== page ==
The Fukushima Disaster Recovery That Wasn’t
Since the initial evacuations, the Japanese government has been telling people they will go home very soon. The disaster is now approaching 10 years without any meaningful “recovery”.
Many of the evacuee assistance programs have ended. Areas that were part of the worst of the fallout zone have been reopened, in many cases being used to compel evacuees to return home.
In Iitate, part of the “difficult to return zone”, a section of the town was listed as a “disaster recovery base“. The disaster recovery base allows a section of a town to be decontaminated and some basic services built in that location. This is done with the assumption that residents will eventually return and need some basic town functions in order to do so. In addition to this recovery base, Iitate is attempting to designate another area a “disaster recovery park“. It isn’t clear if this area would be set aside for business and industrial use or for some other use. These areas would have the evacuation orders lifted first, before residential areas would be considered. The government still holds an annual exposure level of 20 mSv/year as the threshold for reopening an area. The normal international public exposure limit is 1 mSv/year. 20 mSv/year is the maximum radiation exposure allowed for nuclear workers in Japan.
Japan’s nuclear regulator has approved reopening residential areas in the difficult to return zone without prior decontamination work. In order for residents to live there, they will need to wear a dosimeter, have annual exposures below 20 mSv/year and decontamination work may need to take place.
Reopening metrics have been problematic in other areas already reopened. Decontamination work would result in re-contamination as dusts and soils migrate back in from areas not decontaminated. In some towns, common areas were decontaminated down to desired levels while other parts of the town remained highly contaminated.
A recently published study showed how significant the redistribution of radioactive cesium contained in soils and sediment during a weather event like a typhoon can be. With almost 70% of the land based fallout from the disaster deposited in forest areas, the potential for re-contamination remains high.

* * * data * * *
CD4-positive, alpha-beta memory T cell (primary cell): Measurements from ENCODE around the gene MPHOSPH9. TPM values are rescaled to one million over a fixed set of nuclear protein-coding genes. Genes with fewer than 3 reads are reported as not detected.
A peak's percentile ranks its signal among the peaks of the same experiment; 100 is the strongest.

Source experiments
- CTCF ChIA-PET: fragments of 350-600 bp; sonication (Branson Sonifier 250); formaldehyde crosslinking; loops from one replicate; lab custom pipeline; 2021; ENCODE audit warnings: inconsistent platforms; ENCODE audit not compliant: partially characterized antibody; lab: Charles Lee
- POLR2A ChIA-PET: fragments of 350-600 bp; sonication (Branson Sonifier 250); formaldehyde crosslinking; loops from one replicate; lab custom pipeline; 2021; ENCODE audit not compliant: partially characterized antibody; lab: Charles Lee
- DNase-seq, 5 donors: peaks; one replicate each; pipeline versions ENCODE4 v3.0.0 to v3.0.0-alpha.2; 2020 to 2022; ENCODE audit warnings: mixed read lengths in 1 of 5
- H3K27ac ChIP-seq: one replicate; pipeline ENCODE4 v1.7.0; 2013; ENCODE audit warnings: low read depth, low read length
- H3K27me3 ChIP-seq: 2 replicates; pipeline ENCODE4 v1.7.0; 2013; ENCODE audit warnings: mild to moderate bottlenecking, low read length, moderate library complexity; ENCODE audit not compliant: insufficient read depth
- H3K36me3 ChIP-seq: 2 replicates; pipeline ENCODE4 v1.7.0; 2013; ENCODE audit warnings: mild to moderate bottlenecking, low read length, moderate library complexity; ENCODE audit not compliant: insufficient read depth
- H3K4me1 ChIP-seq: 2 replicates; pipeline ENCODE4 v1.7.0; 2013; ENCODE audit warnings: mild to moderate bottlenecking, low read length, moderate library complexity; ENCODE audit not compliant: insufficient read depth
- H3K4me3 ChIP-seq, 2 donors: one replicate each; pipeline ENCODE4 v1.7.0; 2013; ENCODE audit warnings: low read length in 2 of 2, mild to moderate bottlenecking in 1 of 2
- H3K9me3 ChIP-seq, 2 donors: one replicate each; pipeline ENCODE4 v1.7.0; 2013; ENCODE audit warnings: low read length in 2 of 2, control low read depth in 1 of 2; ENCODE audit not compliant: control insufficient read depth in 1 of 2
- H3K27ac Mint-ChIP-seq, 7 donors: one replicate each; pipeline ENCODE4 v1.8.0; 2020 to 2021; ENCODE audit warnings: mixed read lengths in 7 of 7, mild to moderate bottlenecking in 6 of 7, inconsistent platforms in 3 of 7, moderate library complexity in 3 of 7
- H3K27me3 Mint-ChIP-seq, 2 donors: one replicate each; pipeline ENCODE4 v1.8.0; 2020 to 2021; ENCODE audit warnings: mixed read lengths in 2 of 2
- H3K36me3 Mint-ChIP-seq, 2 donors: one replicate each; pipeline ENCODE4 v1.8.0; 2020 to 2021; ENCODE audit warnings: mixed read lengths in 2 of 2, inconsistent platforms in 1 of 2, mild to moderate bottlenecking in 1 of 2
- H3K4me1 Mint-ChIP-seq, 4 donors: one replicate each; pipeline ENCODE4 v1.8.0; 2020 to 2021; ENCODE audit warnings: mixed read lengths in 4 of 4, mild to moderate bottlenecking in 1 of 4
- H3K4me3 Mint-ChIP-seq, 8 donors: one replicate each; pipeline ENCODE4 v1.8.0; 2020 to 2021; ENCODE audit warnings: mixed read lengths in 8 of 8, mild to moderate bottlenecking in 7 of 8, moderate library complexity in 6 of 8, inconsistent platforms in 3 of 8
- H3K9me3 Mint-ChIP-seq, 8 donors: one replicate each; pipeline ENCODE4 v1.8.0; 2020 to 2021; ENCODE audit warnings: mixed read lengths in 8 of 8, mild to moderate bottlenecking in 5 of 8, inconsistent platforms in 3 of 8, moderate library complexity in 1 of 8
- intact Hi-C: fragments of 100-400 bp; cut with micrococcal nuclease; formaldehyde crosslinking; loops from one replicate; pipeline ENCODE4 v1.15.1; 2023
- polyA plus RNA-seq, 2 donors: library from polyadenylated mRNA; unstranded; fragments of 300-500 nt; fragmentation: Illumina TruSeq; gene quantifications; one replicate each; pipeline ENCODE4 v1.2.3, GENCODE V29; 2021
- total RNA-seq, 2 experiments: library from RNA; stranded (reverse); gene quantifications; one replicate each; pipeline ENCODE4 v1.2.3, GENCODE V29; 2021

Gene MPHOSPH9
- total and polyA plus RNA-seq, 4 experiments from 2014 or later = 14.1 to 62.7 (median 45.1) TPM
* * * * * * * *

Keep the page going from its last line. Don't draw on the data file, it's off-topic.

In Futaba, one of the two towns that host the Fukushima Daiichi disaster site, trial cultivation of vegetables is taking place. The vegetables will be harvested in the fall then tested. If the crops are under the government radiation maximum of 100 bq/kg, the farms can apply to begin farming again. Futaba plans to have residents to return by 2022.
At the same time agriculture producers in the region worry that plans for TEPCO to release tritium into the air or sea would be the final blow for food production in the region.
Futaba plans to reopen the entire town by 2022. Farmland, houses and forest areas near homes would need to be decontaminated at least once to pass review. Futaba was part of the highest radiation fallout levels after the initial disaster. NPR visited the reopened portions of Futaba that remain untouched and degraded since the 2011 evacuation. A new train station was built to host the torch relay of the now deferred Tokyo Olympics.
The local police officer for Futaba mentioned to reporters that the area may be reopened but no one can live there. There is no electricity, water, or basic services and wild boar roam the area at night.
In Okuma a new town hall and a cluster of new small homes was built in 2019. The rest of the community remains mostly untouched. Only about 4% of Futaba’s residents have returned, 2% of Okuma’s.
In Okuma much of the town still looks far from recovered.
Naraha, one of the early towns to reopen, has seen about 60% of residents return in the last five years. New or returning residents have declined in recent years, leaving the assumption that few more will move there.
In Tomioka, the eastern half of the town has been reopened since 2017. Few have returned to decontaminate residential properties, something key to having residents return. The city now wants to do the decontamination work on residential properties themselves to accelerate making the area available for residency. The city plans to tear down damaged homes with owners permission.
Many communities in the region remain abandoned, damaged and degrading, even as the government moves to declare them reopened. Photographer Arkadiusz Podniesinski has been documenting the decay of the abandoned communities in Fukushima. His photo essays say more than words could describe.
While communities try to reopen and recover business activity, the region near the disaster site has been designated as a storage site for contaminated soil bags from all over Japan.
Further north in Minamisoma residents who remain deal with wild monkeys who have moved in due to the lack of people. The gardens at abandoned homes provided irresistible easy food for the primates.
Outside of the photo friendly new train stations and town halls, the region has not seen the miracle recovery promised by Tokyo that would prove the disaster was a mere bump in the road. The 2020 Olympics touted as the “recovery Olympics” with many events set in Fukushima prefecture is now delayed to 2021 due to the pandemic. There are doubts the Olympics will be held in 2021 due to the lack of a vaccine to prevent the weeks of international games from turning into a super spreader event.
With few willing to return, distrust over the government handling of safety measures and a lack of the things people would need to live in the area again, the early promises have failed to bring the kind of change politicians hoped for.
This article would not be possible without the extensive efforts of the SimplyInfo research team
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